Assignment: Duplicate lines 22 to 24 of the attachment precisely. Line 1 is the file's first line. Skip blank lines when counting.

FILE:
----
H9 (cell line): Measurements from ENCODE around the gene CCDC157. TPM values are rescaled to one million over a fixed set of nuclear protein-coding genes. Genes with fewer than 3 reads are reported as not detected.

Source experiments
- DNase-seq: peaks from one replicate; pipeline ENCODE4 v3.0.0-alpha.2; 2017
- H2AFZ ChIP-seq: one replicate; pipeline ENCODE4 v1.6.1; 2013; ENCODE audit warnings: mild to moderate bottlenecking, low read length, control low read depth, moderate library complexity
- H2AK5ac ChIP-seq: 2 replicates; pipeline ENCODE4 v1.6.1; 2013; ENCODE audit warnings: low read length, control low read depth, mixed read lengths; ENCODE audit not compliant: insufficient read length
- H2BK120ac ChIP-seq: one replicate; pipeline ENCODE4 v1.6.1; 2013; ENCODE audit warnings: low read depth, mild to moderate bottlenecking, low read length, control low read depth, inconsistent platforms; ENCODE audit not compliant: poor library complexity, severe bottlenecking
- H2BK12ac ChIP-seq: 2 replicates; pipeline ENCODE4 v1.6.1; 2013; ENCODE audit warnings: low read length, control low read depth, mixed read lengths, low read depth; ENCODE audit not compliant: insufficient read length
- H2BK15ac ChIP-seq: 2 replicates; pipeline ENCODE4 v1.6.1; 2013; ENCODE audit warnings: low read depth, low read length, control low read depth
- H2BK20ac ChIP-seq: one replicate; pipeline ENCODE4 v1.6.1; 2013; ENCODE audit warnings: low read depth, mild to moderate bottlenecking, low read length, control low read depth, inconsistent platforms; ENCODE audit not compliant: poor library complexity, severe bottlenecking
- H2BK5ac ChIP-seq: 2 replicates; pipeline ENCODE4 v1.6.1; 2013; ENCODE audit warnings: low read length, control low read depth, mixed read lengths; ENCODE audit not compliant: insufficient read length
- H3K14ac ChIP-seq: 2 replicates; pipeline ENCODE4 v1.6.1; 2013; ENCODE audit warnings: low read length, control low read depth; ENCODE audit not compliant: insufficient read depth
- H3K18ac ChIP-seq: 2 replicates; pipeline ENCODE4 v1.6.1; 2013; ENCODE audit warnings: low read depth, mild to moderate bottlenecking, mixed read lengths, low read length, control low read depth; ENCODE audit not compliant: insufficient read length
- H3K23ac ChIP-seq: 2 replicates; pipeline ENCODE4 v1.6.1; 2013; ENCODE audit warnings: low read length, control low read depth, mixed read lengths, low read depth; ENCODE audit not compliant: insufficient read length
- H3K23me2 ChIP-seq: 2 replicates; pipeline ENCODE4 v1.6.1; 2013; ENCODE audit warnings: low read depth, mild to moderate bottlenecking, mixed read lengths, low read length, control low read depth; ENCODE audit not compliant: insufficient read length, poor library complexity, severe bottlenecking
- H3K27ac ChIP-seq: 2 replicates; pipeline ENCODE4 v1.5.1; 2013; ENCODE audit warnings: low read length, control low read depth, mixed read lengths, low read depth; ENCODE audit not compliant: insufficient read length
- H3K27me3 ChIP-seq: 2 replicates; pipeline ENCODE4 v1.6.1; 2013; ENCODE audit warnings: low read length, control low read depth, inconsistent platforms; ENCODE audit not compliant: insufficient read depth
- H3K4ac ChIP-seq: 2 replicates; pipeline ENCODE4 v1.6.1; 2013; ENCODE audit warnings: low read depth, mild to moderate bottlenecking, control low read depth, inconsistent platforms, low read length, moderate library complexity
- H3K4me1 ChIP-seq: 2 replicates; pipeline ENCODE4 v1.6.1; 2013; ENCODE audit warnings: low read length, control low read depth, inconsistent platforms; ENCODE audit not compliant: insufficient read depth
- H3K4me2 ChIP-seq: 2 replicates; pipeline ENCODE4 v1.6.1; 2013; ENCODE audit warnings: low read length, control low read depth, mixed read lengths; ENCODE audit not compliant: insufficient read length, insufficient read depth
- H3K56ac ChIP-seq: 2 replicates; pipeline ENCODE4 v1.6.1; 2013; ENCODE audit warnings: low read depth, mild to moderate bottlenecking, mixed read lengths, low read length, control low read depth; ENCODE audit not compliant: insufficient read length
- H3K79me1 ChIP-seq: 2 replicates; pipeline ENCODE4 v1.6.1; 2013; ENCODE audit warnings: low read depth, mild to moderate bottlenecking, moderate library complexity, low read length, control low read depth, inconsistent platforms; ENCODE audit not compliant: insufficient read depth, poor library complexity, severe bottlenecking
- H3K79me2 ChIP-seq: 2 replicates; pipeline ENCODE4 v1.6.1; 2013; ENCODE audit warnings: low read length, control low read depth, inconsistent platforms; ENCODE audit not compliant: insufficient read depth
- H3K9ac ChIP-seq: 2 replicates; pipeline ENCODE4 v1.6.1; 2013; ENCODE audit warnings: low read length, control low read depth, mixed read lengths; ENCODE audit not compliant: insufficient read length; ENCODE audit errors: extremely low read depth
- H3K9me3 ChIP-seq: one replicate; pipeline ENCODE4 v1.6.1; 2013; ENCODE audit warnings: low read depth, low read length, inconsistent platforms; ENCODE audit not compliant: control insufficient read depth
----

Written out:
- H3K79me2 ChIP-seq: 2 replicates; pipeline ENCODE4 v1.6.1; 2013; ENCODE audit warnings: low read length, control low read depth, inconsistent platforms; ENCODE audit not compliant: insufficient read depth
- H3K9ac ChIP-seq: 2 replicates; pipeline ENCODE4 v1.6.1; 2013; ENCODE audit warnings: low read length, control low read depth, mixed read lengths; ENCODE audit not compliant: insufficient read length; ENCODE audit errors: extremely low read depth
- H3K9me3 ChIP-seq: one replicate; pipeline ENCODE4 v1.6.1; 2013; ENCODE audit warnings: low read depth, low read length, inconsistent platforms; ENCODE audit not compliant: control insufficient read depth